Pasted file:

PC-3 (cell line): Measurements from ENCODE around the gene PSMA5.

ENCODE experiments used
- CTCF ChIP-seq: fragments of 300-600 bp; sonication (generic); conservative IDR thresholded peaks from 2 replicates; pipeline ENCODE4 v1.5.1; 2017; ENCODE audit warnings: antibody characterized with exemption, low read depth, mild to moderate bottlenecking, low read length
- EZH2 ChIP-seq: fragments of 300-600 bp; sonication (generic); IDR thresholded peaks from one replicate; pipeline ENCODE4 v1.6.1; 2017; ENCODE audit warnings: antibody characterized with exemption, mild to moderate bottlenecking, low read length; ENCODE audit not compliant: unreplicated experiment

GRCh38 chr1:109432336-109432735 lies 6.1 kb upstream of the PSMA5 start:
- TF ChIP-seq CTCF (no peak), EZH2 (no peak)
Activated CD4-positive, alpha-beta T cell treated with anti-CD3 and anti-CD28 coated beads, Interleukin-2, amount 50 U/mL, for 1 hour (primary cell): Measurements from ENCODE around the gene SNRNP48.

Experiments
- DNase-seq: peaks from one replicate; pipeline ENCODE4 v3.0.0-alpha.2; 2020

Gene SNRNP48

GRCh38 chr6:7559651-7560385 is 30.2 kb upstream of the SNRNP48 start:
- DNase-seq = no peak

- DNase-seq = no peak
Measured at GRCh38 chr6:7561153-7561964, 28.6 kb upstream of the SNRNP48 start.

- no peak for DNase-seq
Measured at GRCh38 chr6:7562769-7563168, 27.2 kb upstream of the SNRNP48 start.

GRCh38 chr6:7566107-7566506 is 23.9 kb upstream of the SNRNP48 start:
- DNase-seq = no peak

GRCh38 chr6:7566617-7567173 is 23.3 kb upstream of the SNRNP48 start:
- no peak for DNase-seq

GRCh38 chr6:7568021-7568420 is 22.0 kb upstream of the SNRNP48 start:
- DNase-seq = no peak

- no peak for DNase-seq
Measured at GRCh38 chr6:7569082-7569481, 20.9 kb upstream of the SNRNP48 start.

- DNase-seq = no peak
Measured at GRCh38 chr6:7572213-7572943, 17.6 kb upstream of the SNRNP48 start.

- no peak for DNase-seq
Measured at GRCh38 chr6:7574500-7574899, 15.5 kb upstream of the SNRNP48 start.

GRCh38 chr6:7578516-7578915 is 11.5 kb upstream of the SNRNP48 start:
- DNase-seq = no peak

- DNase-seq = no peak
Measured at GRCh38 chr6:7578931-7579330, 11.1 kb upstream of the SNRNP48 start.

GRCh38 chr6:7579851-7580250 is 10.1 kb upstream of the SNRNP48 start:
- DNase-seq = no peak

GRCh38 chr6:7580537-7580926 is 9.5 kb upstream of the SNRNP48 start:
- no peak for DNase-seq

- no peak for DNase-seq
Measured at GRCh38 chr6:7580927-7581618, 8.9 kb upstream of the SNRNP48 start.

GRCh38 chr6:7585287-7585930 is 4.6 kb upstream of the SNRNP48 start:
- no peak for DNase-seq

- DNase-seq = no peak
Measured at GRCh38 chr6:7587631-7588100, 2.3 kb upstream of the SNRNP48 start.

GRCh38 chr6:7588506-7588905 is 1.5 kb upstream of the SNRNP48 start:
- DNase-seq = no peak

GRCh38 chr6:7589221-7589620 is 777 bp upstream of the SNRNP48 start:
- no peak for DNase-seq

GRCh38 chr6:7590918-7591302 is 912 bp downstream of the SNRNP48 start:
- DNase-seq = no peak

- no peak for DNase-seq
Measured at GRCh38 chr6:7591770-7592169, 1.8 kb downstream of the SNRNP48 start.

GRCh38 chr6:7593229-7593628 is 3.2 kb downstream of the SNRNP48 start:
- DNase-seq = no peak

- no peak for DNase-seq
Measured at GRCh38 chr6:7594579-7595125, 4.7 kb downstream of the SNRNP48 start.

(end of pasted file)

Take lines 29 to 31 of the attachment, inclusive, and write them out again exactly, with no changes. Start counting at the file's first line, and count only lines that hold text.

GRCh38 chr6:7578516-7578915 is 11.5 kb upstream of the SNRNP48 start:
- DNase-seq = no peak

- DNase-seq = no peak